Also I should mention that I have a cuben quilt. It is not 100% water proof since it is sewn, but more water proof than most other sleeping bags/quilts so I am not as concerned about getting it wet as I am with other pieces I own.Feb 24, 2012 at 9:51 am #1844129
Thanks. Very helpful.
I just noticed that the .75 oz/yd cuben option is no longer listed on the Zpacks page. 1 oz only. My cuben is the .75 oz/yd. Hope I can get some long life out of it, using it as a ground sheet most of the time! 7 or 8 times out of 10 though, I'm camping on a soft forest floor, grass or sandy soil.Feb 24, 2012 at 10:29 am #1844147
"My Hexamid has also withstood ~ 45 mph wind gusts."
With a strong wind, do you prefer to pitch with the back into the wind, or one of the the sides? I have a Hexamid Solo-Plus but I've only been able to use it a few times so far, and it hasn't been windy. Perhaps your experience can save me a bit of first-hand learning.Feb 24, 2012 at 10:53 am #1844157
Back to the wind. But wind direction in the desert often moves around. I also always try to find a berm or bush to pitch close to.
I have been using the zPacks 1 oz carbon fiber pole. It flexes quite a bit and causes some nervousness, but it has held up. I am going to buy a heavier pole from Ti Goat. I have stopped using trekking poles, but they should be much better.
The other thing I should mention is that wind in the desert is often accompanied by sand storms. In some areas I am talking about almost zero visibility. We get storms that can dump 3 feet or more sand on the roads leading out of town over a weekend. Snow plows and earth movers are required to open the roads when the storm is over. The bath tub floor really helps mitigate the sand, but you cannot avoid it completely. And when the weather is warm, you don't want to be in an enclosed shelter.Feb 24, 2012 at 3:28 pm #1844326
Thanks much to all of you. It is very helpful to hear about peoples' various experiences, specific and general, even (especially!) if the findings conflict sometimes. I feel now that a hexamid with bivy will do the job for me.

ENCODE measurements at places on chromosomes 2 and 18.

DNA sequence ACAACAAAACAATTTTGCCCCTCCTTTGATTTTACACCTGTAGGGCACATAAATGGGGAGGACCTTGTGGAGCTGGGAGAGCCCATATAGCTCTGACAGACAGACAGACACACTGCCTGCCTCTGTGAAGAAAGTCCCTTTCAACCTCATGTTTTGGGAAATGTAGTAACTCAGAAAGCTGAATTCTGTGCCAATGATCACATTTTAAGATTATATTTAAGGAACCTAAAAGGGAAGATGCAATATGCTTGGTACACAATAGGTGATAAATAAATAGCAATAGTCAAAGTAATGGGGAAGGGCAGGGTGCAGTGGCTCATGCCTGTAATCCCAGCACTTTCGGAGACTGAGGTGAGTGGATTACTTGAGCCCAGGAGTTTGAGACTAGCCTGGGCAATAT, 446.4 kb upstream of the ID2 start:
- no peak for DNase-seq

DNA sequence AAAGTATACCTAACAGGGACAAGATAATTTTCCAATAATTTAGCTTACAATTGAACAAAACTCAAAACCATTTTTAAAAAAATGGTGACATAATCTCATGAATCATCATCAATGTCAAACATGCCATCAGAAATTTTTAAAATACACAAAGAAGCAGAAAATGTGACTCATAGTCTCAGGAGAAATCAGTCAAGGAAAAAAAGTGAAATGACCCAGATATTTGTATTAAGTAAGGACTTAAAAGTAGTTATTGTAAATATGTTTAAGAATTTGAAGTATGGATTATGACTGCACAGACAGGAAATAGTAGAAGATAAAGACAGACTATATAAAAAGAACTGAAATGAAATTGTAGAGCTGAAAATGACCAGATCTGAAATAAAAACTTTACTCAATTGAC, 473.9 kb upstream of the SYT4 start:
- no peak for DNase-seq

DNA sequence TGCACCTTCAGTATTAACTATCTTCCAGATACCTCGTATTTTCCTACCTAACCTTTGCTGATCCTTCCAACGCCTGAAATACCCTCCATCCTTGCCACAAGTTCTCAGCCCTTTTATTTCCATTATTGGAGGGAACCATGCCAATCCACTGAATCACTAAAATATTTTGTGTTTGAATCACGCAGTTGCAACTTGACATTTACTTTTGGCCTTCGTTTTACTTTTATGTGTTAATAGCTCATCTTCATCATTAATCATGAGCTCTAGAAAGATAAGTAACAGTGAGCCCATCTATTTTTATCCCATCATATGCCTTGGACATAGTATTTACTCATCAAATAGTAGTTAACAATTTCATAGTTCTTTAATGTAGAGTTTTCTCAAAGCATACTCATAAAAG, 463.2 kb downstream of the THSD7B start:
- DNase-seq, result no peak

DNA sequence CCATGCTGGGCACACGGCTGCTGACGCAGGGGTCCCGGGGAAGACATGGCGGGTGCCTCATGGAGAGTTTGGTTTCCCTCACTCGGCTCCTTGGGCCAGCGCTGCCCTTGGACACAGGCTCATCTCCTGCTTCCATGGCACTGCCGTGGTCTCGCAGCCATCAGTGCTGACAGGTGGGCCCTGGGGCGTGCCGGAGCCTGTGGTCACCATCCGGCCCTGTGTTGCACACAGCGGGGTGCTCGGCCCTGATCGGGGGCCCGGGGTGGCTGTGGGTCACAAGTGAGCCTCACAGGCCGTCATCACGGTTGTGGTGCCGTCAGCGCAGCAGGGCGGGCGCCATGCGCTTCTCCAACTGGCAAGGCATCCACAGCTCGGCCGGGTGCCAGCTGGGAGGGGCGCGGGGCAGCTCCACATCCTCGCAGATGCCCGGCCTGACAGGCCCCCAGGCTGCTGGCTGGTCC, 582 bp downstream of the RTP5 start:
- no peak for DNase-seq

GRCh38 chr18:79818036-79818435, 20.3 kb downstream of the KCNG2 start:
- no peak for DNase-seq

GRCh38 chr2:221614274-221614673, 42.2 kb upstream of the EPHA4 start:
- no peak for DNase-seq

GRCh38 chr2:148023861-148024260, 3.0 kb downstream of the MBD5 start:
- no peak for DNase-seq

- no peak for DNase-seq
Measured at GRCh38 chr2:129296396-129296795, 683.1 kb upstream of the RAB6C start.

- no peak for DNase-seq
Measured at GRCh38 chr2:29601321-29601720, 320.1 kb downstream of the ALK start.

Thanks to the folks who included photos, too– I find that, when considering gear that I can't go and see myself, one of the most useful things is to see pictures of actual people inside the shelter / wearing the gear, etc.
This has been so helpful that I'm about to post a new thread seeking hexamid users' thoughts about which size may be most suitable for my needs. If you still have plenty of hexamid talk waiting to bubble forth, feel free to send it my way.Mar 10, 2013 at 1:22 pm #1963910
@jenmitolLocale: In my dreams....
Um, ok…really stupid question here…sorry.
In order to pitch it all the way to the ground on the back and sides, it looks like you just put the stakes directly in the loops on the tent, right? NO use of the guy lines except at the front pole?? Which I then assume must be shorter to accommodate, right???Mar 10, 2013 at 2:01 pm #1963924
@jephotoLocale: New Zealand
I have only pitched my Hexamid once in the garden, so take this with a pinch of salt. If I remember rightly I lowered the pole height by about six inches and reduced the guyline length by the same. I am going on a five day trip next week with the Hexamid and will report back after that. Inner space gets pretty tight when pitched this low.Mar 10, 2013 at 2:37 pm #1963942
Yes, pretty much, Jennifer.
At 6' tall with size 10 feet, and using a 72" NeoAir, pitching to the ground doesn't allow enough interior height. The foot end of the bag is against the tent with loft being smashed and my face only has a few short inches of clearance.